In the United States alone, we estimate annual spend on corporate sales training to be at least $3 billion. Despite these investments, and billions more in sales technology, annual quota attainment is on a five-year decline. In addition, a recent HubSpot survey of 200 enterprise organizations led to the conclusion that $66 billion spent on overall sales enablement has not resulted in any major productivity increases. Further compounding these findings is the existence of a robust economic environment for nearly a decade. Although these numbers are estimates and correlations that should keep us from drawing causal conclusions, it is reasonable to suggest that overall investments in sales training and improvement technology are not achieving their desired outcomes.
At the same time, there have been numerous research and case studies over the past 20 years that purportedly substantiate the return on investment for sales improvement initiatives. However, the statistical validity of much of this data is debatable. For example, much of the widely referenced data related to sales performance tends to use “self-referential” survey approaches, which rely on sellers’ accurate reports of their sales performance. There is rarely any objective validation of the data provided by sellers for key metrics cited, such as quota attainment and win rates. In addition, these studies are typically anecdotal and fail to address or control for important extraneous factors that could have impacted outcomes (either positively or negatively).
Further complicating matters, this research has been conducted in the absence of frameworks or models explaining how salespeople’s knowledge and capability progression result in sales performance. Without such models, sales organizations are left to play a guessing game regarding how they should develop their teams in order to achieve their targets.
Paving the Way for a Better Approach
The sales development industry would benefit from a more definitive, evidence-based approach to understanding return on “capabilities development” for sales. To move forward, sales organizations need to shift from a training-focused mindset (knowledge acquisition) to a performance mindset (outcome attainment).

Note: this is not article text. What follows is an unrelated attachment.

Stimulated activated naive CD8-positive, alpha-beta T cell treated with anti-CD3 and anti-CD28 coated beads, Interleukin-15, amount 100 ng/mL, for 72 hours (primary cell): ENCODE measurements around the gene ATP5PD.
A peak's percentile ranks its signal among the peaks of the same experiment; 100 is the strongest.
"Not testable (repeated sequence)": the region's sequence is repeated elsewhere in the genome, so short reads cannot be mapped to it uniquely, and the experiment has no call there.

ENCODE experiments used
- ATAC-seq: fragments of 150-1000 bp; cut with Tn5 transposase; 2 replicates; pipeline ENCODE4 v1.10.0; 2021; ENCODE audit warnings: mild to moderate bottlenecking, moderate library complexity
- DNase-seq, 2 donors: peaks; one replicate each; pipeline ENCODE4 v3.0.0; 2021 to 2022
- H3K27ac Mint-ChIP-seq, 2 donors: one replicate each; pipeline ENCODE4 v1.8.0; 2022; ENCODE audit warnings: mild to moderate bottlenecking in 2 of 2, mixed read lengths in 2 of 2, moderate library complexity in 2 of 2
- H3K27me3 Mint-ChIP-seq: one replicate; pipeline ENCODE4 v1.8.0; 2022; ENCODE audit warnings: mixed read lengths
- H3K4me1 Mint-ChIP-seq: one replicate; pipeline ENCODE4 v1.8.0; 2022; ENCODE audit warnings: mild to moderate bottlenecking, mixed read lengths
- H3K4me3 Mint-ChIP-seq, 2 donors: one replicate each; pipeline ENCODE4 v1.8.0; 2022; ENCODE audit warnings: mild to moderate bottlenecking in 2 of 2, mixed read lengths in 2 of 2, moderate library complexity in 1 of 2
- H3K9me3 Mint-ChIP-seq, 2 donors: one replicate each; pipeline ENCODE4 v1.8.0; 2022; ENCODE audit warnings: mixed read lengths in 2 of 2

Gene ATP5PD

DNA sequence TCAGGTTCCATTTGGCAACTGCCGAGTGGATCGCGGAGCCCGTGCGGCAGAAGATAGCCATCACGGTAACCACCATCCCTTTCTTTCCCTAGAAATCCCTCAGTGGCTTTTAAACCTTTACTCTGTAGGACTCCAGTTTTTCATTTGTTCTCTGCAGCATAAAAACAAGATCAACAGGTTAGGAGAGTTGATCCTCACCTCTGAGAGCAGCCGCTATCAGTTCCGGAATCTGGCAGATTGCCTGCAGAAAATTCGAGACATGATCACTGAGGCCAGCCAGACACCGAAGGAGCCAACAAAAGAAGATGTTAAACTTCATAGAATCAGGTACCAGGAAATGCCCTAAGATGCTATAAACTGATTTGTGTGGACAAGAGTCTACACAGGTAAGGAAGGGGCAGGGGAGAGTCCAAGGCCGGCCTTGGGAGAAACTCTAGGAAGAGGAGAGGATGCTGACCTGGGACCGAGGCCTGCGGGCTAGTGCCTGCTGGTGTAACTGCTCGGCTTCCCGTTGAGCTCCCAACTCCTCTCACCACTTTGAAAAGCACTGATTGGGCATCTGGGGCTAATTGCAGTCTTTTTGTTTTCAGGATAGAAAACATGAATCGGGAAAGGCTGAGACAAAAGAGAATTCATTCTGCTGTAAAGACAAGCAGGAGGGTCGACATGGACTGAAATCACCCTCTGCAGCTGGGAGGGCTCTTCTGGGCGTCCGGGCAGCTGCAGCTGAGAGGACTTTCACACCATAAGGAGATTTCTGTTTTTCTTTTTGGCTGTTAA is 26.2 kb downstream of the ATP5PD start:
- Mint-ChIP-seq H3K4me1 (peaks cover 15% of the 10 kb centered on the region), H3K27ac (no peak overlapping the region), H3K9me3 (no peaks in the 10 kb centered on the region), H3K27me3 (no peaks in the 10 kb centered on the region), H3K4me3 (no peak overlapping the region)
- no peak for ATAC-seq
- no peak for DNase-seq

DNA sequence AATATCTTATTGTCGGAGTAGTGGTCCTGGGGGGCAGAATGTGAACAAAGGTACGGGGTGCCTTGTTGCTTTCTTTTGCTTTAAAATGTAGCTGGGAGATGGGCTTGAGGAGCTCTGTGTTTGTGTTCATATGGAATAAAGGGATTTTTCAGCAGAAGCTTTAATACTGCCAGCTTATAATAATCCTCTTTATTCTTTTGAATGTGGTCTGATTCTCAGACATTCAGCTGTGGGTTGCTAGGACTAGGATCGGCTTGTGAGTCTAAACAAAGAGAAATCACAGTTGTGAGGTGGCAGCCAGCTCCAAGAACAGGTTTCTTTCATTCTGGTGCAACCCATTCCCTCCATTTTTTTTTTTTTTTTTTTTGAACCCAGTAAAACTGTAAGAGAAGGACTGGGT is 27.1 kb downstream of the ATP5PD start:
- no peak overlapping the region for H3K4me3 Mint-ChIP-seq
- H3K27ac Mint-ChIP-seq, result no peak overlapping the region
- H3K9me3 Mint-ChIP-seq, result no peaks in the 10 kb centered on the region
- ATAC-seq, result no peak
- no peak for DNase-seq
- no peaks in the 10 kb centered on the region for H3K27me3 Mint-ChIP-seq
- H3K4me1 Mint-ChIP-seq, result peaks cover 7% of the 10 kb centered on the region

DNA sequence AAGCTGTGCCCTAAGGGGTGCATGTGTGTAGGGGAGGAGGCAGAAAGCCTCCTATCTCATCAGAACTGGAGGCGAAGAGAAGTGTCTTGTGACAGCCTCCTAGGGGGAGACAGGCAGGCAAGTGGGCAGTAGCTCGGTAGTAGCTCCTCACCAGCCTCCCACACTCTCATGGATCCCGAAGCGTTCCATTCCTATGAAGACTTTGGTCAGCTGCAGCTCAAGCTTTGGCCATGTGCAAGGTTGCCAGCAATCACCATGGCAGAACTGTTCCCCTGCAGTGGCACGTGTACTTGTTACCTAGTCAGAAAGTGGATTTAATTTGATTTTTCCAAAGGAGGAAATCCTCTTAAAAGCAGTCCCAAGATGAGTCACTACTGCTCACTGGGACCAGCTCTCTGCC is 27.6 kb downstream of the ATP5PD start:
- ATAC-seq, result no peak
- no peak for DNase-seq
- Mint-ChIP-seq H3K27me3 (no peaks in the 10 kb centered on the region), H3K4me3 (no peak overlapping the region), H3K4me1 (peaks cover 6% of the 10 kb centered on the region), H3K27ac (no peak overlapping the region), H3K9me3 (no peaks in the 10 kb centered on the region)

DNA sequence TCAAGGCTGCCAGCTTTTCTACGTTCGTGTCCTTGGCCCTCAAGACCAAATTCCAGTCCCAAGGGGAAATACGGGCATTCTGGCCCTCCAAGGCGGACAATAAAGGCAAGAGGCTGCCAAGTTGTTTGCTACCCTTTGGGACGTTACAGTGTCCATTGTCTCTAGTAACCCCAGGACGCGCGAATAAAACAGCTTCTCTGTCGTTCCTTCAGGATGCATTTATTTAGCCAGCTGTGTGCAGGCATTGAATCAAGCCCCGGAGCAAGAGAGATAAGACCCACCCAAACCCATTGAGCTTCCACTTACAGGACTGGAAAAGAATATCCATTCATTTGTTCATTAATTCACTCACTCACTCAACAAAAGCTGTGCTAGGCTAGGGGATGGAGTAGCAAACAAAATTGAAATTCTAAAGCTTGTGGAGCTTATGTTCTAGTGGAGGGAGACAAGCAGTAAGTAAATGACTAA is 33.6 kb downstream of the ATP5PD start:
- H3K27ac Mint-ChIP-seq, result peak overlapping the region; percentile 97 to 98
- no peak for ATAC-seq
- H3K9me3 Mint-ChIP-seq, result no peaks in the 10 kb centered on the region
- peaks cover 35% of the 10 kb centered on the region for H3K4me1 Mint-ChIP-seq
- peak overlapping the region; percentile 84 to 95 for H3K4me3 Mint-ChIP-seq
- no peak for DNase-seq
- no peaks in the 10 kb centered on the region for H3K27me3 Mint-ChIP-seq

A Data-driven Approach to Optimizing Performance
With thoughtful design and the assistance of technology, it is possible to attain a much more objective understanding of how investments in capability development are impacting specific sales goals.
The foundation of this effort should be a collection of discipline-specific skills, each with an identified progression of skill level from novice to expert. In many organizations, it will be a sales-specific competency model. With this type of “capabilities” model in place, organizations can apply a five-step process to drive continual improvement.
While some organizations have sales-specific competency models, few intentionally prioritize the development of individual competencies within these models. An especially effective method is to use the organization’s sales strategy as a starting point from which to deduce the most important competencies at a given moment, taking into consideration the go-to-market strategy as well as the sales team’s proficiency level for each of the identified competencies.
For example, if the strategy is to increase sales of existing products to new customers, you would emphasize different competencies than if you wanted to increase wallet-share by selling new products to existing customers.
Considering the importance of job-related sales opportunities to engrain the skills learned in the classroom, sales development efforts should work from models that facilitate a graduated process, starting with the acquisition of knowledge, followed by progressively challenging applications of skills and concluding with mastery-level application in the field.
This approach moves from typical “memory reinforcement” to a rigorous competency certification methodology that creates high levels of real-world capability. To further ensure successful field-based application of these skills, the organization can provide sales teams with CRM-embedded performance tools that directly support learning and track use of those tools to determine impact on key sales outcomes.
Moving to a Technology-enabled Performance Journey
With today’s technology, it is entirely possible to combine all of these elements in cloud-based software that collects data at each step of the development process and applies integrated analytics to show how sellers are progressing in their development and how their changing capability levels relate to their attainment of specific outcomes. For instance, consider this graph illustrating how the number of outside opportunities a sales team develops relates to their progression across three developmental stages (learn, practice and apply, in this example).
Through the use of well-defined models, integrated learning and development content, and data-driven technology, today’s sales organizations can apply a practical, rational approach to understanding how professional development investments are impacting key business goals and metrics.